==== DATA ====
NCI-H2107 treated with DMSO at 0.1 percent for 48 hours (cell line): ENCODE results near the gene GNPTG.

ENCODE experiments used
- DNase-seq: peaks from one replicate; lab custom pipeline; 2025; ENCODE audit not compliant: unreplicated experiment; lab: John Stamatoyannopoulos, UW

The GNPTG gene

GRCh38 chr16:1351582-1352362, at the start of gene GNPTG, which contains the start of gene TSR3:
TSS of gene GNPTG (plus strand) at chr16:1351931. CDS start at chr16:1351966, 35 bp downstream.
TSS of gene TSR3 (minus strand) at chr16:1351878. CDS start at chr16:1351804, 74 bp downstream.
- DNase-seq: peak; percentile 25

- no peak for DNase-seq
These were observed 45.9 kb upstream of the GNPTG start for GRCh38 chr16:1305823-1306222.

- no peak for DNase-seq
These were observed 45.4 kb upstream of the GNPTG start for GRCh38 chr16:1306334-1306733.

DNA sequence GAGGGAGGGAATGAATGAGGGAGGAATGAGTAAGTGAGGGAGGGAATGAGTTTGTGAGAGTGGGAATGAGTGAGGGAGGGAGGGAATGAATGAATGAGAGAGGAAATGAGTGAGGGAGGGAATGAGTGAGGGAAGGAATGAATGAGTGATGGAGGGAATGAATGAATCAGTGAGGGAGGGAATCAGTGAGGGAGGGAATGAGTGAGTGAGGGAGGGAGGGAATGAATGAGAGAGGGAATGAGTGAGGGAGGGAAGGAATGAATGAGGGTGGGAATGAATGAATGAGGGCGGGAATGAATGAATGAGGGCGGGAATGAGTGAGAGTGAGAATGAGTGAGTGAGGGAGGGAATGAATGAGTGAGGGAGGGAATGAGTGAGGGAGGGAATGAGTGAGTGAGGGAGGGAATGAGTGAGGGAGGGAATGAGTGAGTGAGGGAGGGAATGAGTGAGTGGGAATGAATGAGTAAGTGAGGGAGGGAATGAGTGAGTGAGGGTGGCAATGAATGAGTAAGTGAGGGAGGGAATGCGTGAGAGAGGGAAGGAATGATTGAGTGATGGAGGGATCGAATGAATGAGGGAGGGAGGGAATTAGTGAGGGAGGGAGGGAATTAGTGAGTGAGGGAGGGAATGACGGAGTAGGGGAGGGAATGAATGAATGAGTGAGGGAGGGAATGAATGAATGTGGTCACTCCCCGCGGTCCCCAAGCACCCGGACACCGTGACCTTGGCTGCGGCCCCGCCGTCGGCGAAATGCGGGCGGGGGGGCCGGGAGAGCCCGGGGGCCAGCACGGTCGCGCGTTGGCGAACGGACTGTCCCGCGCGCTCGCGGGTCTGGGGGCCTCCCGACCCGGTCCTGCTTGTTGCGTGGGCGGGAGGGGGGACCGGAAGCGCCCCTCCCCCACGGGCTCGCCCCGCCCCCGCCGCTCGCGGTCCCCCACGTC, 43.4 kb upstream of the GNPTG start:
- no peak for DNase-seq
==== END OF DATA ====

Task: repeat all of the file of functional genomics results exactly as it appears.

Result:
NCI-H2107 treated with DMSO at 0.1 percent for 48 hours (cell line): ENCODE results near the gene GNPTG.

ENCODE experiments used
- DNase-seq: peaks from one replicate; lab custom pipeline; 2025; ENCODE audit not compliant: unreplicated experiment; lab: John Stamatoyannopoulos, UW

The GNPTG gene

GRCh38 chr16:1351582-1352362, at the start of gene GNPTG, which contains the start of gene TSR3:
TSS of gene GNPTG (plus strand) at chr16:1351931. CDS start at chr16:1351966, 35 bp downstream.
TSS of gene TSR3 (minus strand) at chr16:1351878. CDS start at chr16:1351804, 74 bp downstream.
- DNase-seq: peak; percentile 25

- no peak for DNase-seq
These were observed 45.9 kb upstream of the GNPTG start for GRCh38 chr16:1305823-1306222.

- no peak for DNase-seq
These were observed 45.4 kb upstream of the GNPTG start for GRCh38 chr16:1306334-1306733.

DNA sequence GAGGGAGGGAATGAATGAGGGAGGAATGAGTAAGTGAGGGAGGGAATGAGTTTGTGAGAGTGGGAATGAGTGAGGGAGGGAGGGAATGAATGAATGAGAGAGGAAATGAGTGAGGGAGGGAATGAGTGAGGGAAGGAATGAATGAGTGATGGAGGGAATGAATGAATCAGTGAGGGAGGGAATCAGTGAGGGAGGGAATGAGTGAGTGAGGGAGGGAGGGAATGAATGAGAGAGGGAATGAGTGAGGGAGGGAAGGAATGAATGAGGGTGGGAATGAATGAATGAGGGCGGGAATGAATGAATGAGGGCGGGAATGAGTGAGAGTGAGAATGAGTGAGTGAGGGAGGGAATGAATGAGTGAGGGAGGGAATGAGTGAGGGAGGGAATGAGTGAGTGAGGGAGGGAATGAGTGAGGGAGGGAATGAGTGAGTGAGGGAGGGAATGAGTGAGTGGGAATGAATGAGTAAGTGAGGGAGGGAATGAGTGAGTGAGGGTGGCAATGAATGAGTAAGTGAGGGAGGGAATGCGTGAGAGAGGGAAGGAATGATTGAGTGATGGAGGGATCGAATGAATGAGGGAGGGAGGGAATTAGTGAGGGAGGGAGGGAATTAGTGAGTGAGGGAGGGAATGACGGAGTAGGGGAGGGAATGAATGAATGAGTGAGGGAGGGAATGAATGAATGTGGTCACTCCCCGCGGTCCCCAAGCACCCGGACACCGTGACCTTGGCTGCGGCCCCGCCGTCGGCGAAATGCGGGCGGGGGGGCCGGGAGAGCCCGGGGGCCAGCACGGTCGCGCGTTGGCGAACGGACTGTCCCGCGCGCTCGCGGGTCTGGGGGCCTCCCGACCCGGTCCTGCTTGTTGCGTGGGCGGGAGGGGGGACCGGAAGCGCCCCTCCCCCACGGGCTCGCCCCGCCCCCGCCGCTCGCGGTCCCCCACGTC, 43.4 kb upstream of the GNPTG start:
- no peak for DNase-seq